My 100 favourite films. Entry #32: Junebug.


Junebug (2005)
written by Angus MacLachlan
directed by Phil Morrison
starring Alessandro Nivola, Embeth Davidtz, Ben McKenzie and Amy Adams
country: usa
genre: drama

Visuals: 9
Writing: 8
Everyday watchability: 6

Let's start with this: I cried while watching this movie. For those who know me, this is no small feat. Furthermore, it made me cry while I was eating a sandwich. That takes something.

After that, I'm not sure where to start. The imagery perhaps? The performances? The structure?

I'll start with this. Junebug is a film that recognizes that life is made up as much from the small, seemingly insignificant moments as it is the epiphanies and big turning points. Shots of trees, driveways and empty rooms pepper the film with the feeling of the everyday and mundane. Shots of a father blowing up an air mattress for his returning child seem to linger too long, first on his frame, then on the mattress. I say "too long," but the timing is perfect. Things move slowly in this world, much as they do in ours. When the important moments happen however, we are very aware of them. A key scene involves George, who has come home with his big-city wife Madeleine to small-town North Carolina, singing a hymn. Madeleine has never heard George sing before, and she is clearly blown away; not for his singing ability, but for the soul and passion in his voice.

The acting is astounding as well. Amy Adams plays a dumb-as-paint but sweet-as-candy southern girl who's 8.5 months pregnant. Despite her dimwittedness, she's the only one of her family that seems to know that they're going about life all wrong. Near the end of the film, she states that she had hoped for a baby because she "wanted something good to come out of all of this."

Celia Weston plays a domineering, passive-aggressive mother who has almost no heart. Her husband claims that's not how she is inside, but it's impossible to believe him. She undercuts everyone at all times, except possibly her son, who she describes to his face as perfect, making him laugh out loud. It's another moment in a film full of meaning for the viewer to glean. Nothing's handed on a silver platter. You have to work to get it. I still don't get it really, and that's why I love it.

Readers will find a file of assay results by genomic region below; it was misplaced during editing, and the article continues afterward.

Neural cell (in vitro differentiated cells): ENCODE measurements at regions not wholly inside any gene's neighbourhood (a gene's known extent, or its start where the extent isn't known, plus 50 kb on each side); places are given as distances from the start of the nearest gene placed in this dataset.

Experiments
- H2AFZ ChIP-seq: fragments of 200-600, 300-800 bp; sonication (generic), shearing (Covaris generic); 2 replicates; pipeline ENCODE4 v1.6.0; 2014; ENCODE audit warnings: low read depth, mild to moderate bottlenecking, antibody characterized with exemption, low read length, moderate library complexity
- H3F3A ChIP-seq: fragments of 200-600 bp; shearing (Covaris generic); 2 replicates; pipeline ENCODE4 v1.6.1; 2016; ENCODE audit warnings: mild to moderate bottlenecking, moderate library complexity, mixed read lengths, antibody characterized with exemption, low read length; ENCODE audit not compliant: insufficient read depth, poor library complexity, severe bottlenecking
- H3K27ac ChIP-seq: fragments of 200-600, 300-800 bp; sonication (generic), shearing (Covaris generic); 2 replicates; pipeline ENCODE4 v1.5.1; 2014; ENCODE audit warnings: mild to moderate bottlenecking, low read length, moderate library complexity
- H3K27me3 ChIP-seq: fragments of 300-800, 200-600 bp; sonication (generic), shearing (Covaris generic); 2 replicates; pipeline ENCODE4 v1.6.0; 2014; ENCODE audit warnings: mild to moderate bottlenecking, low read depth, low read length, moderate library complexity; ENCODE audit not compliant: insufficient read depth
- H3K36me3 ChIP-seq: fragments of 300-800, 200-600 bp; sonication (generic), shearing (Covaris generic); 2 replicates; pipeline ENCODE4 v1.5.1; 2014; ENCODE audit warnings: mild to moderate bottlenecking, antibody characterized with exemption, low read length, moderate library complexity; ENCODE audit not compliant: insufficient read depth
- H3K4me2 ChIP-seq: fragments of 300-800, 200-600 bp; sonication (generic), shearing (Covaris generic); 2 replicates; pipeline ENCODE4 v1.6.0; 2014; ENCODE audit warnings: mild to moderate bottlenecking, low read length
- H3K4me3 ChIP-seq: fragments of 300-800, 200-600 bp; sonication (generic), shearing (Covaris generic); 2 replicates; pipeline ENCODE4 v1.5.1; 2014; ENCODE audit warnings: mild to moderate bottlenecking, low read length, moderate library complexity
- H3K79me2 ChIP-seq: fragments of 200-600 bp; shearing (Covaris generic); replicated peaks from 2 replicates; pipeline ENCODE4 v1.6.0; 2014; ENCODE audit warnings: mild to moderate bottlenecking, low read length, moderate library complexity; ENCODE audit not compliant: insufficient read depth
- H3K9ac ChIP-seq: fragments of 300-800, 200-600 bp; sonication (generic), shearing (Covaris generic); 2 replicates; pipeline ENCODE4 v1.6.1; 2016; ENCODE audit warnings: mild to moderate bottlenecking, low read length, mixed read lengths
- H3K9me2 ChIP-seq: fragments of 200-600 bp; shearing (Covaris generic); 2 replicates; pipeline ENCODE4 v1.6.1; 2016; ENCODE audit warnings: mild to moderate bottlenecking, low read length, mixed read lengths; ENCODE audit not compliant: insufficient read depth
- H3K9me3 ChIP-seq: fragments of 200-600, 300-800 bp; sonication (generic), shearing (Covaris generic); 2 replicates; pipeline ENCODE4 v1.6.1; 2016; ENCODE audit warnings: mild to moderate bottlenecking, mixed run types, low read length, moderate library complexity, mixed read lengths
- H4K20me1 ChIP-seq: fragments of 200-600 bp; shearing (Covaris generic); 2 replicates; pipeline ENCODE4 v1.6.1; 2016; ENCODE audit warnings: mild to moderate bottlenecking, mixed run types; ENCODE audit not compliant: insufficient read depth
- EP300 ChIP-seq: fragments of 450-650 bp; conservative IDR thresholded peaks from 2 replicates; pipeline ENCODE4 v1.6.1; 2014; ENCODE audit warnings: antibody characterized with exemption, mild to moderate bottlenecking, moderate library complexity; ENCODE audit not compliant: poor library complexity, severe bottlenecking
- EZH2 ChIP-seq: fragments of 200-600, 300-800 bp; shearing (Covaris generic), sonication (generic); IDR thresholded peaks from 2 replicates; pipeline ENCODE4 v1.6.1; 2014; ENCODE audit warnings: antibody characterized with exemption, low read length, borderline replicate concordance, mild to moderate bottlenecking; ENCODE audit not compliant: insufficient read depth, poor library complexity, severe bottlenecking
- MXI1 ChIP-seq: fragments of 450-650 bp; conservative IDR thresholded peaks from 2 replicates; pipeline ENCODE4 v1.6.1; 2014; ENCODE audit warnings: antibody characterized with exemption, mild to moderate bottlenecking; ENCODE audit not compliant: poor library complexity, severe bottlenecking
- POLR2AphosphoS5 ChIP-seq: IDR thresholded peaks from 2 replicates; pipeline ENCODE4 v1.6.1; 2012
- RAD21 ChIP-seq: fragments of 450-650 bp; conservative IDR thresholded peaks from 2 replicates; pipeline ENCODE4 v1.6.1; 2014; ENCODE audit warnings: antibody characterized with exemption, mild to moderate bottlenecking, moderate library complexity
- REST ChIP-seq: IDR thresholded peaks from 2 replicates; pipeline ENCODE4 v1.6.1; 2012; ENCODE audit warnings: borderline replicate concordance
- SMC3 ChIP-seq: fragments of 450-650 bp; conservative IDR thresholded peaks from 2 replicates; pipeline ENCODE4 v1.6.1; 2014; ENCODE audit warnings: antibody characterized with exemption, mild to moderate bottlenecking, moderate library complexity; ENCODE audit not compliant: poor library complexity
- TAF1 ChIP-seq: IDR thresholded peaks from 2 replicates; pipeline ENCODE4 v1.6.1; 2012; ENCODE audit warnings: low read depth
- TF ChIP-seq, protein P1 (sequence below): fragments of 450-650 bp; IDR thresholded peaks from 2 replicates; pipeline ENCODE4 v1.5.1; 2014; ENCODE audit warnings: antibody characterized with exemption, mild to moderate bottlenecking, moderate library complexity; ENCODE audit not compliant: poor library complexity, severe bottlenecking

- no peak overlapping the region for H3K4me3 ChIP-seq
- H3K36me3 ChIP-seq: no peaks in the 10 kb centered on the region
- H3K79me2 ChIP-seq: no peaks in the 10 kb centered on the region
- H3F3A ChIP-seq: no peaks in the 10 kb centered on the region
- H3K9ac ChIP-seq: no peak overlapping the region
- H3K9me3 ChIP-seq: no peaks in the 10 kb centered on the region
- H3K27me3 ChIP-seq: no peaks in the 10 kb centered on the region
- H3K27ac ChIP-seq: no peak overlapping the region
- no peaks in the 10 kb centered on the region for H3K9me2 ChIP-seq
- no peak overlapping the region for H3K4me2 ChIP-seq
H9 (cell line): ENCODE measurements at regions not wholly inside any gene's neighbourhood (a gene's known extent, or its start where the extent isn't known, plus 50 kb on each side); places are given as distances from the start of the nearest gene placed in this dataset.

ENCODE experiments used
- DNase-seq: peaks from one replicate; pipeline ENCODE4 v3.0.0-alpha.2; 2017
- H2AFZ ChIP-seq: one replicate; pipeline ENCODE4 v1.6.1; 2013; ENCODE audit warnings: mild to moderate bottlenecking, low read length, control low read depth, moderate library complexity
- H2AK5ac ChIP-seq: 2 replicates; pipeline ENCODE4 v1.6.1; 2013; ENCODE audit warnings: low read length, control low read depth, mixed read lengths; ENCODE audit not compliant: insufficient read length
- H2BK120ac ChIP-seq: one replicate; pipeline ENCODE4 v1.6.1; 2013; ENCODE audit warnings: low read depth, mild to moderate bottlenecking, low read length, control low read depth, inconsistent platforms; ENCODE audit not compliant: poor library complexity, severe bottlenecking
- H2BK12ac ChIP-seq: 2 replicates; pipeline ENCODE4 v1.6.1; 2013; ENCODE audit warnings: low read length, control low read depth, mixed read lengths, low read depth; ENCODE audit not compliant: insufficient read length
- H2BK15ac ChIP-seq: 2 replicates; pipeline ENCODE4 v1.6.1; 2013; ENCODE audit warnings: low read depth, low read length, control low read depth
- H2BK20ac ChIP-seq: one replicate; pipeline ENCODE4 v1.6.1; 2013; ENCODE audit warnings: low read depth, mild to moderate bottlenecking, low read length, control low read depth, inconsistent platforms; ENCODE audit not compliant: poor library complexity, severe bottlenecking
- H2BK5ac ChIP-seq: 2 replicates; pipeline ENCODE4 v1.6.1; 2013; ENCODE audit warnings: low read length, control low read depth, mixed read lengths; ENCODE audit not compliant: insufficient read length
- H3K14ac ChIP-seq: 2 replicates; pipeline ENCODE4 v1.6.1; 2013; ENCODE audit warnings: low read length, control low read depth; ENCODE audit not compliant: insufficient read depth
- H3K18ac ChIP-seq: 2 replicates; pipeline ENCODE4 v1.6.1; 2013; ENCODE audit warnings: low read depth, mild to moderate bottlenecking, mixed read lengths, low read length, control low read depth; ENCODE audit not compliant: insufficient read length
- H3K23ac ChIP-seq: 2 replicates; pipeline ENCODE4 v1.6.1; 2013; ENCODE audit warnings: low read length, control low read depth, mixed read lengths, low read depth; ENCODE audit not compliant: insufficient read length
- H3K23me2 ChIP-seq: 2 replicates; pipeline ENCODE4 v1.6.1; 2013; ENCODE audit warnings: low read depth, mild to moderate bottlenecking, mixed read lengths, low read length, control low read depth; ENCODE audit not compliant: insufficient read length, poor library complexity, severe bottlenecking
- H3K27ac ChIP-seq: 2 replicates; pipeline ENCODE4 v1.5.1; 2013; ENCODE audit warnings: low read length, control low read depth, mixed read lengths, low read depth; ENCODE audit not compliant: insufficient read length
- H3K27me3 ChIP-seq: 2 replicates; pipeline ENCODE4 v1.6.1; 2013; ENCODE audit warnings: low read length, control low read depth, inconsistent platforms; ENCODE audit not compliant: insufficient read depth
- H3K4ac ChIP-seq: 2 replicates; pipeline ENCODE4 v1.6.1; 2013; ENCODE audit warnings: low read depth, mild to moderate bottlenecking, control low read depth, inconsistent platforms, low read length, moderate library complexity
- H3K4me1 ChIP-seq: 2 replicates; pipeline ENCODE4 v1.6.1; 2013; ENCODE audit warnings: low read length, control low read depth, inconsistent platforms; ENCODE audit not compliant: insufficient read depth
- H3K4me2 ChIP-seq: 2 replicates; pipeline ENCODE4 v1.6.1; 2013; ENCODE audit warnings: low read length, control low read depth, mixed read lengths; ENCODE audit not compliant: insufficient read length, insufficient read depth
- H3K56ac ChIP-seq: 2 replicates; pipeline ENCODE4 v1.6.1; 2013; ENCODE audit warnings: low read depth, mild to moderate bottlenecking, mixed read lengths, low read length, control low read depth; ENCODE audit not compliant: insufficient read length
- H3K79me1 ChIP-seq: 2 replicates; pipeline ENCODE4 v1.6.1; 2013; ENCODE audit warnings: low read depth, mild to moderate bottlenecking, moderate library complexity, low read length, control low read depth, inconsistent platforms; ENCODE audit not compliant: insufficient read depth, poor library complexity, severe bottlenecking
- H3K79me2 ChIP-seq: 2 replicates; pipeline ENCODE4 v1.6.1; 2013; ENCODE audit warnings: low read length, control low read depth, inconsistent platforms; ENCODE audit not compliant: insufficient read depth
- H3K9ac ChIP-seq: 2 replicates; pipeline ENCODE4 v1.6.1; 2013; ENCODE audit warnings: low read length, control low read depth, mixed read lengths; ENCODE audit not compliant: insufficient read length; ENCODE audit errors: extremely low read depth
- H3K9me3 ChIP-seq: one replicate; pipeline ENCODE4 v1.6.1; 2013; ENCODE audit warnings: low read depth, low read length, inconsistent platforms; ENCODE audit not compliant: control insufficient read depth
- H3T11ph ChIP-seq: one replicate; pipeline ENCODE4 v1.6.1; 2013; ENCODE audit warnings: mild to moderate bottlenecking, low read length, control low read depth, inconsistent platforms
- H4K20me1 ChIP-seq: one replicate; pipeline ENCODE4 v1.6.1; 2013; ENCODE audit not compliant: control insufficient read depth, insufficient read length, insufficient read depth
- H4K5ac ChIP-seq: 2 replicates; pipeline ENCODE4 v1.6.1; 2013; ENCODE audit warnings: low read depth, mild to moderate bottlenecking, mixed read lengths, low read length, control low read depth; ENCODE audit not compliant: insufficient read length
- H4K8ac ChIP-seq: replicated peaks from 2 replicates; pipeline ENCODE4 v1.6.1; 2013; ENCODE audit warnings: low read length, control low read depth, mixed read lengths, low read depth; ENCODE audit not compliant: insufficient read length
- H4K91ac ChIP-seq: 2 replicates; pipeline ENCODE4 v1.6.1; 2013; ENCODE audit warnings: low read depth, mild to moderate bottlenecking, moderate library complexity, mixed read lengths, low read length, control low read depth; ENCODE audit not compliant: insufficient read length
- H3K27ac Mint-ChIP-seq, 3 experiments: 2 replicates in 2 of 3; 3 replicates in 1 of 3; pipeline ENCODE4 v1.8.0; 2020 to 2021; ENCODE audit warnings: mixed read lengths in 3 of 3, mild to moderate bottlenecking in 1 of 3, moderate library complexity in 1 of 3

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2 comment(s).:

December 26, 2009 at 11:51 PM Sea of Love... ...forthelackofwords said...

i connected really strongly to this film also.
this film made me fall in love with amy adams. she is a vessel indeed.

your writing quality inspires my own.

go team!

January 20, 2010 at 3:02 AM evan uri parsons said...

whilst perusing your blog i noticed that you have listed rian johnson as the director and writer of junebug. however, this is not the case. junebug was directed by phil morrison. and the writer, who is named angus maclachlan, is clearly scottish.
angus, originally a gaelic name, shares his name with one of the 32 local government council areas of scotland, and a lieutenancy area. the council area borders onto aberdeenshire, perth and kinross and dundee city. the main industries in angus include agriculture and fishing.
this area is well populated, with the larger towns and the city of dundee on the coast. in between lies strathmore, gaelic for "the great valley", which is a fertile agricultural area noted for the growing of potatoes, soft fruit and the raising of angus cattle.
hope all is well,
evan uri parsons